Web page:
The first-place Dodgers have former MVP winners Mookie Betts and Freddie Freeman anchoring the most feared lineup in the majors.
The second-place Padres, hot on their tails, are riding five-time All-Star and early MVP front-runner Manny Machado to an impressive start.
As for the third-place Giants? Well, their lack of star power and mounting injury concerns were on full display at Oracle Park this weekend as they capped off an embarrassing sweep against the Padres with a 10-1 defeat.
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The blowout loss dropped San Francisco 5.5 games behind Los Angeles in the National League West with nearly a quarter of the season now complete. The Giants sat 4.5 games back in the division in April of last season and were still two games back of the Dodgers following a sweep on May 23 of last season, but Buster Posey isn’t walking through those clubhouse doors again.
Immediate help isn’t on the way either, as two of the team’s top left-handed sluggers, Brandon Belt and LaMonte Wade Jr., landed on the injured list over the weekend with knee inflammation. Shortly after manager Gabe Kapler said Sunday that Wade would likely miss a few weeks with a bone bruise, the Giants placed Belt on the 10-day injured list retroactive to May 19.
A Giants team that lost four in a row just once last season has now done so twice this month.
“We just didn’t swing the bats well enough, play good enough defense, make enough pitches to be the better team in this series,” Kapler said. “They were clearly the better team in this series and we have to improve.”
For the second straight week, a blowout Sunday loss compelled Kapler to use one of the team’s most consistent left-handed hitters, rookie Luis González, on the mound as he covered the eighth and ninth innings inning to save a bullpen that had already given up five runs.
Starter Alex Wood, who gained a reputation as a “stopper” for his strong performances following losses a season ago, lasted just three innings against San Diego as the Padres pounded him for eight hits and five runs. It may not have mattered if Wood turned in his best outing of the year as the Giants’ lineup hardly offered support against Padres rookie MacKenzie Gore.
“I think (the Padres) playing up to their potential so far this year,” Wood said. “So it’ll be another good test for us the rest of the way and should make things interesting the rest of the year.”
A day after veteran right-hander Joe Musgrove fired seven shutout innings against San Francisco’s lineup, the Giants mustered just three hits and a run over six innings against Gore in the longest start of his brief career.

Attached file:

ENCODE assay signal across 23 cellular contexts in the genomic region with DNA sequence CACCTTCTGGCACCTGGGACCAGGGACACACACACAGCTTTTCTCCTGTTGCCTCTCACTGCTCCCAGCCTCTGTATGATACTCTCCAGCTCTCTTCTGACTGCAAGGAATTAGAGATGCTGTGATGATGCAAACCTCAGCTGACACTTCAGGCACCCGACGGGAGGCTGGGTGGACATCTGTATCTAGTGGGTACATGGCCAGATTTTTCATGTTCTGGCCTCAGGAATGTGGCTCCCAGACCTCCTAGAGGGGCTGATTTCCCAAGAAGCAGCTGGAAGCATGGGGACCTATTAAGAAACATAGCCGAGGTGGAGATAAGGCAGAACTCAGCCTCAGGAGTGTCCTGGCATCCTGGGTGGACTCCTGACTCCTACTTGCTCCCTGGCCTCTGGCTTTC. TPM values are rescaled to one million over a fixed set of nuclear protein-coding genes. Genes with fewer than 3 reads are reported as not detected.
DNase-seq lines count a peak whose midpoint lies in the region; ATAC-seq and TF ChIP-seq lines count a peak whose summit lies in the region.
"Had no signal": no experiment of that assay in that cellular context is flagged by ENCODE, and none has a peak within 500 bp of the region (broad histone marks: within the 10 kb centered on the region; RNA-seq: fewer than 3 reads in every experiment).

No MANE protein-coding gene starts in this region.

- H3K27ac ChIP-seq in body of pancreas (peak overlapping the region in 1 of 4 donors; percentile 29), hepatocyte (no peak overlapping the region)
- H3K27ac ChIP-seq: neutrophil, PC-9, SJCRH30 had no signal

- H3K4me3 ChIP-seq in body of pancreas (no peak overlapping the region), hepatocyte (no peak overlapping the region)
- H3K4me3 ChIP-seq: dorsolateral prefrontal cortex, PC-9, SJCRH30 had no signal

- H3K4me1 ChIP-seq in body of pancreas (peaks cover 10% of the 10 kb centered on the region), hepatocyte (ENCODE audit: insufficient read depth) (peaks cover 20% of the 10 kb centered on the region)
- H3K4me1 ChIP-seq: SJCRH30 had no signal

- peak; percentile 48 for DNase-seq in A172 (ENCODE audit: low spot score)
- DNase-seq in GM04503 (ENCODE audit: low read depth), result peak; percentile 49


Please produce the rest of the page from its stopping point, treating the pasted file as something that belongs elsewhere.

The 2021 Giants defied expectations en route to a record-setting 107-win season and unlikely division title, but the hill to climb might have an even steeper grade this year. Not only are the Dodgers brimming with talent, the Padres team that exited Oracle Park on Sunday with a sweep look the part of a legitimate contender thanks in large part to Machado, who bumped his average up to .374 with a 4-for-4 performance that featured three doubles and a triple.
“He’s swinging it as good as he ever has right now. He’s locked in,” Wood said of Machado. “When he goes, their lineup goes. He’s hitting pitches early, pitches late, grinding out ABs and stealing bags, he’s doing it all right now.
Machado’s four extra-base hits tied an Oracle Park record for an opposing player, set August 30, 2006 by Braves first baseman Adam LaRoche.
Entering the season, Giants fans watched the Dodgers sign Freeman to a six-year, $162 million deal to fortify a lineup that was one of the majors’ best last year. They saw the Padres, who collapsed down the stretch, trade for veteran starter Sean Manaea and closer Taylor Rogers, who leads the majors with 16 saves.
The Giants watched Buster Posey head off into retirement and watched as Kris Bryant signed a seven-year $182 million deal with the Rockies. Not every high dollar free agent signing pays off, but fans had reason to be critical of Farhan Zaidi’s approach.
A short-term contract that brought Carlos Rodón, the fifth-place finisher in American League Cy Young Award voting, appears shrewd, but a Giants’ lineup that lost two of its best bats looked overwhelmed against the Padres’ pitching staff at times this weekend.
“We expected to have challenges, we expected to have injuries, we expected to have periods of poor play,” Kapler said. “None of this is surprising.”
If the team’s worst month since the 2020 season isn’t a surprise, how do the Giants turn things around?
“We do it by improving our practices, our processes and go back and take a look at what we can do better prior to the game,” Kapler said.
At 22-18, the Giants are still one of the better teams in the National League, but a sweep against the Padres validated some of the concerns fans harbored entering the year. The Giants are a solid bunch, but World Series-caliber? With a quarter of the season down, they’re a long way from looking like a franchise ready to reclaim some even-year magic.